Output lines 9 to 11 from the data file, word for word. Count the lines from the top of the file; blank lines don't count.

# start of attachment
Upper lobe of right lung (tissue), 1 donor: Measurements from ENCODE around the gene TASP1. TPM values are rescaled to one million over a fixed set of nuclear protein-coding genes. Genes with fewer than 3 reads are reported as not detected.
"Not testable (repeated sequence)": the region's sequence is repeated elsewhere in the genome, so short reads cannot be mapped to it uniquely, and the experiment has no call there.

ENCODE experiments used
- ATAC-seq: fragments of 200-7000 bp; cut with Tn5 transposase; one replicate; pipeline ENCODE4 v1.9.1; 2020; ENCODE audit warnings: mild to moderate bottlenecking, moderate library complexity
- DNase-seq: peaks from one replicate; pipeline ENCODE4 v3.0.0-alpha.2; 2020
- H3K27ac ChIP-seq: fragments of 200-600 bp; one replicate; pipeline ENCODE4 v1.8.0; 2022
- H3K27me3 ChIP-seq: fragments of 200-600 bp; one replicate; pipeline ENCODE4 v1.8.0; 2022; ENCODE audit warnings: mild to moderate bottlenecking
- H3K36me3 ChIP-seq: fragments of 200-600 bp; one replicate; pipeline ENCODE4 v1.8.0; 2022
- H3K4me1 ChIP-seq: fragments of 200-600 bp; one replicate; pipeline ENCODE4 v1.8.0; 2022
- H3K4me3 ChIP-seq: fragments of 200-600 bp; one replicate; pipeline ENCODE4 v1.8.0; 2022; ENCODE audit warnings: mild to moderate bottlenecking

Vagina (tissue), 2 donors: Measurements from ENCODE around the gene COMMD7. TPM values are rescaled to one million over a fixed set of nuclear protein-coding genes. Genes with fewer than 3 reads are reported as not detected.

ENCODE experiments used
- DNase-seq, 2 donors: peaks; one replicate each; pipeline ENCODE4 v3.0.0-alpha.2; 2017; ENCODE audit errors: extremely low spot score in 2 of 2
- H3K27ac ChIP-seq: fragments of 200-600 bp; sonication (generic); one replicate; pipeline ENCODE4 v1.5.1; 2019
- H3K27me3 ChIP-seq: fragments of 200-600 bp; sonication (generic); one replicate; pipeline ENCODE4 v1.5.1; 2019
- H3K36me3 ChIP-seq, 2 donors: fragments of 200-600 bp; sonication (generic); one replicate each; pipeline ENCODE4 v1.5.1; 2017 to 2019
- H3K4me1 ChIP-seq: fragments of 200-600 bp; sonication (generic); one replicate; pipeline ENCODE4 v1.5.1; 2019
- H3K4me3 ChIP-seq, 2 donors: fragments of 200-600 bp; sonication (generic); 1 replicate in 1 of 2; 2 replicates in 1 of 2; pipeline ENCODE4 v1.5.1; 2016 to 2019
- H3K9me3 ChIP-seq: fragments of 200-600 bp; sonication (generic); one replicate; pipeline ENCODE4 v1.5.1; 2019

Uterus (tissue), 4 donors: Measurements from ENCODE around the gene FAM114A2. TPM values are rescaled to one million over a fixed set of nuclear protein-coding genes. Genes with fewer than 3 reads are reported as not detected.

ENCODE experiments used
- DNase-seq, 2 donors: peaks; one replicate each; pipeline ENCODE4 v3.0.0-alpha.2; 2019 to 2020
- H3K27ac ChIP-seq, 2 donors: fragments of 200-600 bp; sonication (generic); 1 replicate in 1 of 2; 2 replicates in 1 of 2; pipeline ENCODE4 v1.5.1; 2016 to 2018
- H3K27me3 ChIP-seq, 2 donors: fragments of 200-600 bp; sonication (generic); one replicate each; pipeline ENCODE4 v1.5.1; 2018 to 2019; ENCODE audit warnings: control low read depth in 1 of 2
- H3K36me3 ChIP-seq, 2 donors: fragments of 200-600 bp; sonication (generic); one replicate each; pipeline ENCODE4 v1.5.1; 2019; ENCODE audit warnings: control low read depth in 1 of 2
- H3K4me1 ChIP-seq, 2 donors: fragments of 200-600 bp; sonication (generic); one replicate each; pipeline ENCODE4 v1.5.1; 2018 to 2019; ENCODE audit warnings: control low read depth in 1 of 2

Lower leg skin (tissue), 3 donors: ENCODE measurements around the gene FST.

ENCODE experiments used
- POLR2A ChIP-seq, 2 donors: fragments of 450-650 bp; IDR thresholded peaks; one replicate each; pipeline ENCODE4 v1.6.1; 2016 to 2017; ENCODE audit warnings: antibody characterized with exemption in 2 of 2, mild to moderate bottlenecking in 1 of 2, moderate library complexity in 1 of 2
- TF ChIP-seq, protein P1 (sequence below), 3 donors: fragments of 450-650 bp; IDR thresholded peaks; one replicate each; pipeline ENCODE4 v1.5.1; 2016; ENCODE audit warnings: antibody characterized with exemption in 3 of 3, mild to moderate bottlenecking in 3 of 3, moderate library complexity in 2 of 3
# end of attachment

- H3K4me1 ChIP-seq: fragments of 200-600 bp; one replicate; pipeline ENCODE4 v1.8.0; 2022
- H3K4me3 ChIP-seq: fragments of 200-600 bp; one replicate; pipeline ENCODE4 v1.8.0; 2022; ENCODE audit warnings: mild to moderate bottlenecking

Vagina (tissue), 2 donors: Measurements from ENCODE around the gene COMMD7. TPM values are rescaled to one million over a fixed set of nuclear protein-coding genes. Genes with fewer than 3 reads are reported as not detected.